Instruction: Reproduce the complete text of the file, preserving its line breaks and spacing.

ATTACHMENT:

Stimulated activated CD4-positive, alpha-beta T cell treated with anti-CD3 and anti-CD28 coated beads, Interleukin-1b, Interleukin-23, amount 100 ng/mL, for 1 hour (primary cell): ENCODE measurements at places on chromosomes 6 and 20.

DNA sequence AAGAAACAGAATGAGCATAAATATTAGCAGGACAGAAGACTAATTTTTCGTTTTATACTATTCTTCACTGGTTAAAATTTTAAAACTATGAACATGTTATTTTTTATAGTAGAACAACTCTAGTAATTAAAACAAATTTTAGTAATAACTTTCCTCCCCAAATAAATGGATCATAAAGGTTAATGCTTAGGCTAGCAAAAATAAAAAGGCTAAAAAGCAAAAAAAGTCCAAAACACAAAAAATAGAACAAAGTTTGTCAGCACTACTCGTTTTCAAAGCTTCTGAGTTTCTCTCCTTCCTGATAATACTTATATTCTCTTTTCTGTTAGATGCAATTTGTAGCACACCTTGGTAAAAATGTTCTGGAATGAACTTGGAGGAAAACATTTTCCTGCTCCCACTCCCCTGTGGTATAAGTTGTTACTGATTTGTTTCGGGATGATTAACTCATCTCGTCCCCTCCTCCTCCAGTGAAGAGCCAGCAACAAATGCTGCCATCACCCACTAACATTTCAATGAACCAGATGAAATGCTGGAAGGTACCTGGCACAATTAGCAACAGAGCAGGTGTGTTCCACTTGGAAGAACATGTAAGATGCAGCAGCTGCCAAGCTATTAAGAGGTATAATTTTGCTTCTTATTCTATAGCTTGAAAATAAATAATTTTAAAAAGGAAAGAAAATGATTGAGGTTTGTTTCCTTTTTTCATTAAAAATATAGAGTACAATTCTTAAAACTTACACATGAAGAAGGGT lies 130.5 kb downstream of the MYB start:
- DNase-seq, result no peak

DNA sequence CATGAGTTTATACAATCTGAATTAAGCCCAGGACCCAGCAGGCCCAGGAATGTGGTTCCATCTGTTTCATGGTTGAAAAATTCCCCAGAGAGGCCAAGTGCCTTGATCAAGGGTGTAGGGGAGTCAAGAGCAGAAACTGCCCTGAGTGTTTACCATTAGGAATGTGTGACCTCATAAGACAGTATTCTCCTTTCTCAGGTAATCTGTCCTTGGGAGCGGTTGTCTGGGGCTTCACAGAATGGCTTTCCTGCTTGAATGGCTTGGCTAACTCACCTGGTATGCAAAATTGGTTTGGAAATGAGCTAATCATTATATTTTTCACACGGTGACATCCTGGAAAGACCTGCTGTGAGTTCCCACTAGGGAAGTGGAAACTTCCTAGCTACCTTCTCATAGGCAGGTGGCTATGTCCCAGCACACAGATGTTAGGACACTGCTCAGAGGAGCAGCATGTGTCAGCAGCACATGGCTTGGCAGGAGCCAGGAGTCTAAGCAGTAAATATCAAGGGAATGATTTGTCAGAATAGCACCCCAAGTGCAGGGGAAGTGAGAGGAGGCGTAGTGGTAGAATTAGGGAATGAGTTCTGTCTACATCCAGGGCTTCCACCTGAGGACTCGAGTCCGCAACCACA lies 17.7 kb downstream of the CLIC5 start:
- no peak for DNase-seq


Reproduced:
Stimulated activated CD4-positive, alpha-beta T cell treated with anti-CD3 and anti-CD28 coated beads, Interleukin-1b, Interleukin-23, amount 100 ng/mL, for 1 hour (primary cell): ENCODE measurements at places on chromosomes 6 and 20.

DNA sequence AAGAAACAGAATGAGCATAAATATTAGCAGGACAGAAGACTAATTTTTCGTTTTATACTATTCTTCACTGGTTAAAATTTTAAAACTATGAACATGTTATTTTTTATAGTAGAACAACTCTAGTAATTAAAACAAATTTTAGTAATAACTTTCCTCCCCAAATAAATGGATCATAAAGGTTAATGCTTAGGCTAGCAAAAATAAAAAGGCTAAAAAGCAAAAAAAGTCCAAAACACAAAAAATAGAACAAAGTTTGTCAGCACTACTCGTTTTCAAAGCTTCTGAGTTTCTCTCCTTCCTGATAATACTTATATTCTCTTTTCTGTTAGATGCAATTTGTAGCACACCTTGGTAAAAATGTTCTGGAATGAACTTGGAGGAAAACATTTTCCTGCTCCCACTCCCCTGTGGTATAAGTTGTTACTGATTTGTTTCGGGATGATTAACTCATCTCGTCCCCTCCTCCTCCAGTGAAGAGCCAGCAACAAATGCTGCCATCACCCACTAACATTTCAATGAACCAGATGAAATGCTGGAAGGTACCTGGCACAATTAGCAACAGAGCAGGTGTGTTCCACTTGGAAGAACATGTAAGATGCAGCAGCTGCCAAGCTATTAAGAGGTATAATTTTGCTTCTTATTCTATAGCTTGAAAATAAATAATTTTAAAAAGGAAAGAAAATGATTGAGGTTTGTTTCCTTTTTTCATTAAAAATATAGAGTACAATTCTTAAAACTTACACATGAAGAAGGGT lies 130.5 kb downstream of the MYB start:
- DNase-seq, result no peak

DNA sequence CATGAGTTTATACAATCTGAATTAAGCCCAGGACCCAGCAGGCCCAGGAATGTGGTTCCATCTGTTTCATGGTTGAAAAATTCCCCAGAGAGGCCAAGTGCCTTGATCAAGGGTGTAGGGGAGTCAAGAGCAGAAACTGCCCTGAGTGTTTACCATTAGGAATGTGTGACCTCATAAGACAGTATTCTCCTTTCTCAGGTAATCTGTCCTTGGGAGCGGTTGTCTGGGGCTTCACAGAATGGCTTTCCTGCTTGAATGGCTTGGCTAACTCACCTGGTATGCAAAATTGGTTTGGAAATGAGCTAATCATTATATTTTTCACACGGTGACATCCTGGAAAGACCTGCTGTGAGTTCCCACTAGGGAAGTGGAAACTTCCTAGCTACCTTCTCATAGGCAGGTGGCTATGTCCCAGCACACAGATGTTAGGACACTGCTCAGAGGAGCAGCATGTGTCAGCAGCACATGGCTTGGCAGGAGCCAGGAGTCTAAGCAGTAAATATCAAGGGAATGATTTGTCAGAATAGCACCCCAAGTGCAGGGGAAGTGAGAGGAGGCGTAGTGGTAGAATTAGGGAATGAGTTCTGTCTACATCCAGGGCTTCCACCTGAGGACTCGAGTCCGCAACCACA lies 17.7 kb downstream of the CLIC5 start:
- no peak for DNase-seq